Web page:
The Pain-Free Way to Keep Your Resume Updated and Ready for Anything
The logic behind updating your resume is a bit of a riddle. Unless you’re actively sending out applications, you’ll put off revising it until tomorrow. But all too often, great opportunities appear unexpectedly, and you’ll wish you’d edited it yesterday.
That’s because you might not be consciously looking for a new job, but then you see an amazing opening (with a fast-approaching application deadline). Or, you’re invited to join a panel or connect over email with a prestigious contact, and you need to attach your resume. And your heart sinks a bit as you realize you haven’t even opened it since you landed your last position over a year ago.
So, you set out to update it in a hurry, accepting that you’ll have no time to adjust how it’s organized, or even to send it to a friend for proofreading. The best you can do is try to see if there’s anything major you should add (like a new side gig or volunteer role), but otherwise you leave it pretty much as is. Sure, that’s not the worst thing in the world, but there’s a better way.
The trick is to spend a few minutes each month making sure your resume is up to date. I’m not suggesting you overhaul it every four weeks: Seriously, you’ll drive yourself crazy! Instead, I’m suggesting a line here or there and then reading it out loud. By making these three updates each month, you’ll be 100% prepared the next time some great opportunity comes along.
1. Add New Roles
Most people update their resume when they’re looking for a new position—and then let it lie dormant until the next job search. It makes sense in that you can’t really start editing as soon as you accept an offer, because who knows how closely the role will mimic the position description.
But, you could probably go ahead and update it starting after a month. Begin by adding the company, position title, and your start date. The next month, add a few main responsibilities. Should a cool networking, publishing, or presentation opportunity come along, you’ll have a starting point.
This goes for volunteer positions, side projects, and post-graduate internships too. Even a title and a couple of lines will give you a skeleton so you could update your resume much faster in a pinch—and be sure you’re not forgetting anything.
2. Update Your Impact
Once you have all your current positions listed, take a few minutes each month to consider if they’re up to date. This goes for big things like if your title or primary responsibilities change, but also for things like adding new projects.
In her article, Three Ways to Make Sure Your Bullet Points Will Impress Recruiters Muse writer Lily Zhang says:
Simply put, did you make something better? Maybe you saved time and money on a project or created something all new that your team sorely needed. The idea here is that you didn’t just up the head count at your company, you solved problems…To really highlight the impact you made, use numbers—think, ‘cut processing time down by 3 days,’ or ‘designed and implemented new interface, improving employee efficiency by 30%.’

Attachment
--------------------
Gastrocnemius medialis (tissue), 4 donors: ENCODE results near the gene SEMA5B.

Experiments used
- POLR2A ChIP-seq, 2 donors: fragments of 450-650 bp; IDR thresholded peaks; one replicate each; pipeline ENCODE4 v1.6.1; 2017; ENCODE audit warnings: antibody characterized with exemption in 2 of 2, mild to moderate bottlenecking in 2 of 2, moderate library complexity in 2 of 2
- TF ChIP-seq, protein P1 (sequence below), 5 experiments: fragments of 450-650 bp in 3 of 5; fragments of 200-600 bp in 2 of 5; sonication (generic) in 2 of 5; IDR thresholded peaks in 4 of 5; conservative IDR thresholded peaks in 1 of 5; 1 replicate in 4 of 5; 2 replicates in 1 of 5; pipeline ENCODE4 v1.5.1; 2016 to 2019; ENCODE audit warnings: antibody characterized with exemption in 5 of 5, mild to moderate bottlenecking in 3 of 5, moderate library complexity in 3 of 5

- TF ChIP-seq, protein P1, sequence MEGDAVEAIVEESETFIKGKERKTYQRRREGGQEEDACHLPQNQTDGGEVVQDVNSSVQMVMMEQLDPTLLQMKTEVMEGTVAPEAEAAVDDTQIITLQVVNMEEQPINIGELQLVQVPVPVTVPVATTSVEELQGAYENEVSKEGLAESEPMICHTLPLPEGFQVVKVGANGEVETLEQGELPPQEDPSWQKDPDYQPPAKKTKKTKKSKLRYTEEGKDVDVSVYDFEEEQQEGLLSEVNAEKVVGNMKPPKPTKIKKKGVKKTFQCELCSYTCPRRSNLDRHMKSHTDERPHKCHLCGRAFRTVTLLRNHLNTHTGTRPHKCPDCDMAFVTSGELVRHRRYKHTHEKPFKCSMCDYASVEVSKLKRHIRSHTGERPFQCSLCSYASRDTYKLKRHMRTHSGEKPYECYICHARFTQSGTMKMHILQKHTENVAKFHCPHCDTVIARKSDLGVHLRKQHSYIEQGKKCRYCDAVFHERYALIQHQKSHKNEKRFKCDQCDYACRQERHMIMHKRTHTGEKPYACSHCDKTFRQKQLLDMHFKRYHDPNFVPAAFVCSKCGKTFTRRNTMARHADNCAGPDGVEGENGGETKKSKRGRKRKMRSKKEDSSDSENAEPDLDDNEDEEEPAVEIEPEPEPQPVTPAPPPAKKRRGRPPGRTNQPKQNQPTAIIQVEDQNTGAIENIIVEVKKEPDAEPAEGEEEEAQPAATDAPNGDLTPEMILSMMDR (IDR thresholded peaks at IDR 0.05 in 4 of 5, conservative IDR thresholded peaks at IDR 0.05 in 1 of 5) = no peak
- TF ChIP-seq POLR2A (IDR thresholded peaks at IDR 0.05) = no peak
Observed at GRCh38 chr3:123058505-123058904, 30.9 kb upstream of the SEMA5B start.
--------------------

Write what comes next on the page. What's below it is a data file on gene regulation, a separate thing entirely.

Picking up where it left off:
Naturally, you’ll be better able to recall the results of your latest project the month you did it—as opposed to six months from now. So, if you spearheaded a website redesign or hit a major sales goal, add that bullet point. (You can always go back later and cut it off it it’s no longer relevant or add long-term impact.) But for now, you’ll be sure this selling point is on your resume!
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3. Double Check the Details
Anytime you make a change, you want to check your resume is still in top form. So, set aside a few minutes each month for proofreading. If you restated your work in a prior position, check the verbs are still in past tense. Add something to a new role? Check that the verbs are in present tense.
Look for consistency across what may seem like minor details: Either all bullets should end with periods, or none should. Similarly, the month for all employment dates should be spelled out, abbreviated, or listed as a number; not some mixture of all three. Headings like “Experience,” “Education,” and “Skills” should have standardized formatting—either they’re all in caps, or emphasized with an underline, or they’re all not.
Next time a cool opportunity comes along—whether it’s to throw your hat in the ring for a new job or consulting opportunity, to speak at event, or just to attach your resume to an email, you’ll be able to feel confident. You won’t have to worry if it really reflects what you’ve been up to you, because you’ll have been updating it all along.
Sara McCord most often writes about making a better professional impression. She's been published on Mashable (where she was a regular career contributor), as well as Forbes, Newsweek, TIME, Inc., and Business Insider. A Staff Writer/Editor for The Muse, Sara has experience managing programs; recruiting, interviewing, and referring job applicants; building strategic partnerships; advising executive directors; and supporting a national network of volunteers. See more of her writing on her website or follow her on Twitter @sarajmccord.More from this Author